For more from DJ Chuang about the North American church and Asian American influences, find his website here.
How do you find the hope for freedom after centuries of oppression from four different world powers? What spark is there to transform the pain that you feel within and the emptiness of the world around you? Minjung theology is borne out of these questions and finds a response in a unique understanding of Christ and how to follow him faithfully.
Minjung (민중) is a word derived from the Korean pronunciation of two Chinese characters: “min” (the people) and “jung” (the masses). The combination of the two creates an image of the majority of people, the poor, the oppressed. The term originated as a descriptor in contrast to the Yangban, or ruling elite class.
Although it is similar in some respects to liberation theological movements, it is an oversimplification of the Korean context to lump in with Latin American, African, or other movements. There is less of an emphasis upon economic injustice and more attention to institutional oppression from colonial and hierarchical structures. These forms of injustice are partly due to geography, as the Korean peninsula is situated between China and Japan, and also (much more recently) politically between the former Soviet Union and the United States.
Minjung theology derives from the experience of the minjung– the people who are exploited by the elite. Initially conceived as an interpretive source by leaders of the Urban Industrial Mission who volunteered for labor camps in the early 1960s, the term has taken on added significance in successive generations. A similarity to the minjung can be found in the gospels’ use of the term ὄχλος (ochlos) to refer to the crowds (of commoners, outcasts) following Jesus.
There are two distinct features of minjung theology: 한 (han) and 단 (dan).
How do we incorporate the cultural expectations of our particular locations in our own theological development? What elements inform our community’s imagination and supply meaning to its spiritual vocabulary? How can we communicate effectively who Christ is and the significance of the gospel?
In 1927, Po Ch’en Kuang viewed the Chinese religious classics Analects, Mencius, and the Book of Songs and Rites as comparable to the prophets, Psalms, and Deuteronomy of the Hebrew Scriptures that were included in the canon by non-Hebrew Christian groups. As Kwok Pui Lan summarized his argument, “since the Bible contains the important classics of the Jewish people which preceded Jesus, he could see no reason why the Chinese would not include their own” (“Discovering the Bible in the Non-Biblical World.” Voices from the Margins. R.S. Sugirtharajah, ed. 1991, 302).
Some Christian communities in India exemplify this approach through the incorporation of Vedic Hindu Scriptures. The Vedas and Hindu traditions define the lexicon of the spirituality and so to access this subsystem of the culture requires fluency in the associated terms and grammar. Thangaraj describes the possibility of viewing the Hindu scriptures as a type of “Old Testament for Indian Christians” and the need to “…read the Hindu Scriptures in the light of Christ, just as the early Jewish disciples of Jesus had done with the Hebrew Scriptures” (“The Bible as Veda: Biblical Hermeneutics in Tamil Christianity.” Vernacular Hermeneutics. R.S. Sugirtharajah, ed. 1999, 136). This perspective takes seriously the extent to which the Hinduism and the Vedic scriptures have shaped the culture and religious expectation in India. One must mine the cultural influence of the Hindu Scripture to present an image of Christ that is recognizable and incorporated into the lives of the community.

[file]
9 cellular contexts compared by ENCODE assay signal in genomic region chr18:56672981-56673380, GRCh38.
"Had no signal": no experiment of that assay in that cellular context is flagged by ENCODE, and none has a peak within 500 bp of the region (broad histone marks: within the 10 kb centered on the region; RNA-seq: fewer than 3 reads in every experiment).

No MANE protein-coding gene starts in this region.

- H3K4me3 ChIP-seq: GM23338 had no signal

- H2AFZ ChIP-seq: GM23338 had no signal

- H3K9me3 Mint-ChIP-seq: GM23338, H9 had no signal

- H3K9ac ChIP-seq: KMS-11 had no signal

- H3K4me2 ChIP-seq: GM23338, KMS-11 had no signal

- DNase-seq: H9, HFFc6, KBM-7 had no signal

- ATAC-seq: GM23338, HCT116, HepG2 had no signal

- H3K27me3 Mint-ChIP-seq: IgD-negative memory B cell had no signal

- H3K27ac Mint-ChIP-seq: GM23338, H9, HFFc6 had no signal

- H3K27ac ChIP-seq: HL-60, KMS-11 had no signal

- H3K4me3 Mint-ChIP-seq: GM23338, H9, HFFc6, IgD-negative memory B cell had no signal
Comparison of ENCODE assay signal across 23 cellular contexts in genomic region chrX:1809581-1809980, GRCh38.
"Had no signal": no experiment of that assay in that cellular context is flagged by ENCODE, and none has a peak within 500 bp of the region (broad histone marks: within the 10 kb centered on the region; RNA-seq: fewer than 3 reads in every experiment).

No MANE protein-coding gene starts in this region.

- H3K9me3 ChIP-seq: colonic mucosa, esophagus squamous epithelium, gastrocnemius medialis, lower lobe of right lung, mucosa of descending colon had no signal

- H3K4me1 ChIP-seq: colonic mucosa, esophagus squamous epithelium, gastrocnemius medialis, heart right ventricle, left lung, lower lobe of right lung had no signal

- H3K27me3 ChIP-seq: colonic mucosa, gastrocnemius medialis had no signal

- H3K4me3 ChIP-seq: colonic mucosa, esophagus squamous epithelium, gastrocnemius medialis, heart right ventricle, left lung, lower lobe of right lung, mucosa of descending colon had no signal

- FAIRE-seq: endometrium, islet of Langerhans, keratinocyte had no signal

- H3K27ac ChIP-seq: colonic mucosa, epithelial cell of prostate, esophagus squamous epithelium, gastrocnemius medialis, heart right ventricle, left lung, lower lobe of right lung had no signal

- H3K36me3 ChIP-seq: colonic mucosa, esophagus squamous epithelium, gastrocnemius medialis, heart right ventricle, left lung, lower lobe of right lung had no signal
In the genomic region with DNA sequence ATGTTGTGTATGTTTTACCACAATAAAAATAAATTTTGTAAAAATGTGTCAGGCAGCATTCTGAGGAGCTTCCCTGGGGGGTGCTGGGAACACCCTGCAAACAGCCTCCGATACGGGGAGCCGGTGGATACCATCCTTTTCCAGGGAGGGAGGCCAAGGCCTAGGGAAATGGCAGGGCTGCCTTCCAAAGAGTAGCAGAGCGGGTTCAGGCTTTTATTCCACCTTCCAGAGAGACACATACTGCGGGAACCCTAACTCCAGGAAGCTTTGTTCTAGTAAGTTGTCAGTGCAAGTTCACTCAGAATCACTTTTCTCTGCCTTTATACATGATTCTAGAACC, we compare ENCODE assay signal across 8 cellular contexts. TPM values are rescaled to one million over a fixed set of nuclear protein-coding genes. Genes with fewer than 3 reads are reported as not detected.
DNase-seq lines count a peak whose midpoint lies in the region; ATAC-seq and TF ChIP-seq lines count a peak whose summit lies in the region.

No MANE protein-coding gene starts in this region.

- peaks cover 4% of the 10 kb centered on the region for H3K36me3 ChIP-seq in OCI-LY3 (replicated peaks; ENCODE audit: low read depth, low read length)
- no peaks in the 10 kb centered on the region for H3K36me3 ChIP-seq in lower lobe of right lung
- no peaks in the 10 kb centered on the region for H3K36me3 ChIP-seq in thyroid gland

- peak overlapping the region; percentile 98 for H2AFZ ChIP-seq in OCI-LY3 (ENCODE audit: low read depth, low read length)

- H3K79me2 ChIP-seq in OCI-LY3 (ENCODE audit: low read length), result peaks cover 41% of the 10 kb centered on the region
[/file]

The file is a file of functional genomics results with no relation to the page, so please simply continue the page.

Within these convergent communities, local theologians utilize the existing thought forms and archetypes to mold their unique Christologies. As a North American example, Gabe Lyons, in his book The Next Christians (2010), labels some communities of North American Christians restorers, in clear differentiation from a former buzzword, relevant. A defining characteristic of these communities is a countercultural relationship with the majority culture. The term “countercultural” is not void of meaning to this community, however, as they possess preconceived images that define it. To view Christ as countercultural places him in a category of other iconoclasts and may conjure images of Che Guevara, Malcolm X, or Bob Dylan. Elements of the lives of each of these men find greater definition when applied to Christ, such as commitment to societal change, redefining oneself in relation to one’s commitment to faith, or using poetic language to convey a message of hope and love. A more contemporary example of the countercultural iconoclast is the street artist Banksy, an anonymous activist known to beautify public places in an attempt to bring attention to injustices or awaken people to a life of deeper significance. The theologizing of the restorers follows the pre-existing pattern to determine the type of countercultural figure Jesus is and the manner in which the community can align their lives after his in discipleship. For this community to comprehend Christ, they begin with the images with which they are familiar and then seek the direction of scripture to add greater definition.
What elements exist within your community that form its “lexicon of spirituality”? How can these be used and re-interpreted to convey the gospel?
This essay was excerpted from “Form, Re-Form: Religious and Cultural Identity in the Formation of Christian Theology” , by Michael Shepherd. The full material can be found here and is open for dialogue and review.